The business of verifying doctors' credentials is coming into its own.
The National Committee for Quality Assurance officially recognized that sector late last month by issuing badges of certification to 18 credentials verification organizations.
But the sector has been building for several years to meet intensifying needs for thoroughness in checking claims made by doctors as well as claims made against them.
Before managed care, the process of verifying physician credentials and searching for any sanctions was mainly a job for the hospital at which a doctor sought staff privileges.
That plodding, doc-by-doc investigation can't cut it anymore under pressure from healthcare contractors and accreditation agencies such as the NCQA for current, accurate records on hundreds of physicians in group practices and HMO provider panels.
A cottage industry of verification businesses has moved in to fill a gap by building databases on physicians and other healthcare professionals, providing for ongoing updates and promising quick turnaround on inquiries through the use of information technology.
For example, Credential Information and Verification Services, a Rockville, Md.-based company founded in 1991, has 8 million records on healthcare delivery professionals, said Mike Buckler, director of sales and marketing.
About 70% of the records are on physicians, osteopaths, dentists, podiatrists and chiropractors, while the rest cover newer areas in which credentials are becoming an issue such as physical therapy, occupational therapy, acupuncture and mental-health professions, Buckler said.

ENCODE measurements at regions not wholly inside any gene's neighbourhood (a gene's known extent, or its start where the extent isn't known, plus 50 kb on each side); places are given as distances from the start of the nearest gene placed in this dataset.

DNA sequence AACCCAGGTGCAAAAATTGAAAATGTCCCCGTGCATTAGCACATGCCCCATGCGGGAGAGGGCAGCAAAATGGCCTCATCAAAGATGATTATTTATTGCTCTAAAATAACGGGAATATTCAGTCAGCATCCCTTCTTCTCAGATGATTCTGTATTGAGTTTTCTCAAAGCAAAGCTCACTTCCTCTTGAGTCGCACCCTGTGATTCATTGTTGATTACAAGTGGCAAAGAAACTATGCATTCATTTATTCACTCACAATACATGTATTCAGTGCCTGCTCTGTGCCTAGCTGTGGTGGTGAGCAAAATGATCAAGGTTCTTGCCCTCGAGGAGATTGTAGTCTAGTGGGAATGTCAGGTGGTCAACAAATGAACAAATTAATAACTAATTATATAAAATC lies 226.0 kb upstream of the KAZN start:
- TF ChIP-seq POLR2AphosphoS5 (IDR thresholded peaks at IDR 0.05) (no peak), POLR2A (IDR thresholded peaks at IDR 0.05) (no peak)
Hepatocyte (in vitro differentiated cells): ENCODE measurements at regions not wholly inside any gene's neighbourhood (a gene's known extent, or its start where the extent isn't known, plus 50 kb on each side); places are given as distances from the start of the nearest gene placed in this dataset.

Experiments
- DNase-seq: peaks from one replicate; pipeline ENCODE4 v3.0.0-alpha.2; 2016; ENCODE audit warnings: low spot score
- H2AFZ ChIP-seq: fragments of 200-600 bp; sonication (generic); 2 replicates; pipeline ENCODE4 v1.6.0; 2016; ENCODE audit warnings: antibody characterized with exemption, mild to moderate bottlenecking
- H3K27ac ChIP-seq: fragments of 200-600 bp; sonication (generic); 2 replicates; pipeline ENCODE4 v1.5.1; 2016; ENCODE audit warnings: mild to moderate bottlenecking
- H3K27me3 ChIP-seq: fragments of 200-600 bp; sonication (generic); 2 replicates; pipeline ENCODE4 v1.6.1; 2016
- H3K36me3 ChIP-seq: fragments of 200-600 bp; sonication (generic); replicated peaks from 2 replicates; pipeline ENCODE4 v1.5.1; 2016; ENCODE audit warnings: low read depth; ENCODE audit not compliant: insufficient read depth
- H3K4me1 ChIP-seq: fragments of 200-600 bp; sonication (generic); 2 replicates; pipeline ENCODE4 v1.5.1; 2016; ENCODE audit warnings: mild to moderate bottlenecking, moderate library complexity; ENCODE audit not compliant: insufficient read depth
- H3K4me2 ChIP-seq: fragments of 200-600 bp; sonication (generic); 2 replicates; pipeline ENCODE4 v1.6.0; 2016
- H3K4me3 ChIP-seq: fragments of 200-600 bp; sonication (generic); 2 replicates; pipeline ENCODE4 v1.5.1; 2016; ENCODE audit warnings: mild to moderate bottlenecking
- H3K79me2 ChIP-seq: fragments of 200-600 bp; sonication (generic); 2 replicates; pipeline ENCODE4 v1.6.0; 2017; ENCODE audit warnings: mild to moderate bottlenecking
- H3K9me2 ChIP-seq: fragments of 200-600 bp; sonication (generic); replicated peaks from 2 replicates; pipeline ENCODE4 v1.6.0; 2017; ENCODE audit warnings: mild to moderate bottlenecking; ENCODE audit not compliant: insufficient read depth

He estimated the current size of the credentials verification business at $100 million to $150 million, which would include both the operations of contract management businesses and the internal operations of large commercial health plans that increasingly perform verification tasks themselves.
The NCQA, a Washington-based agency that specializes in evaluating the fitness of managed-care organizations, has zeroed in on the credentials and practice histories of physicians as a major component of its accreditation scrutiny. Physician qualifications and evaluation account for 25% of an HMO's total score, second only to quality management and improvement as an accreditation priority.
Demands on health plans include not only seeing to it that all physicians are suitably credentialed but also overseeing the process used to verify credentials and keep them up to date.
Until the NCQA announced it would evaluate and certify credentials verification organizations, HMOs that delegated the credentialing task still had to demonstrate their ongoing oversight of the outside agency. That led to duplication of effort as one HMO after another descended on the same verification agencies to perform the same routines, the NCQA said.
The NCQA split up the business of verification into 10 separate elements for certification purposes (See chart).
HMOs and other clients won't have to show evidence of oversight for elements that earn the one-year certification, the NCQA said. Verification businesses may offer more services than those for which they're certified, but their clients will have to continue to oversee noncertified services.
Only one company among the first 18 evaluated by the NCQA-Atlanta-based Equifax Medical Credentials Verification Services-was certified for all 10 services. Ironically, Equifax earned that status just as it was deciding to put the division up for sale. But that was part of a larger decision to get out of the healthcare information business entirely (See related story, p. 32).
Credential Information and Verification Services received certification for nine of 10 service elements, as did three other companies: Med Advantage, Orlando, Fla.; Sweetwater Health Enterprises, Dallas; and Oklahoma Centralized Verification Organization, a unit of Tulsa (Okla.) Medical Society.
Businesses certified for eight services include Columbia HCA Credentials Processing Center, a Fort Lauderdale, Fla.-based division of Columbia/HCA Healthcare Corp. Others with eight certified services are Gadrian Corp., Englewood, Colo.; Healthcare Credentials Management Services, San Diego, a unit of Deerfield, Ill.-based MMI Cos.; InterQual, Marlborough, Mass.; and Medilert-IRIS, Scottsdale, Ariz.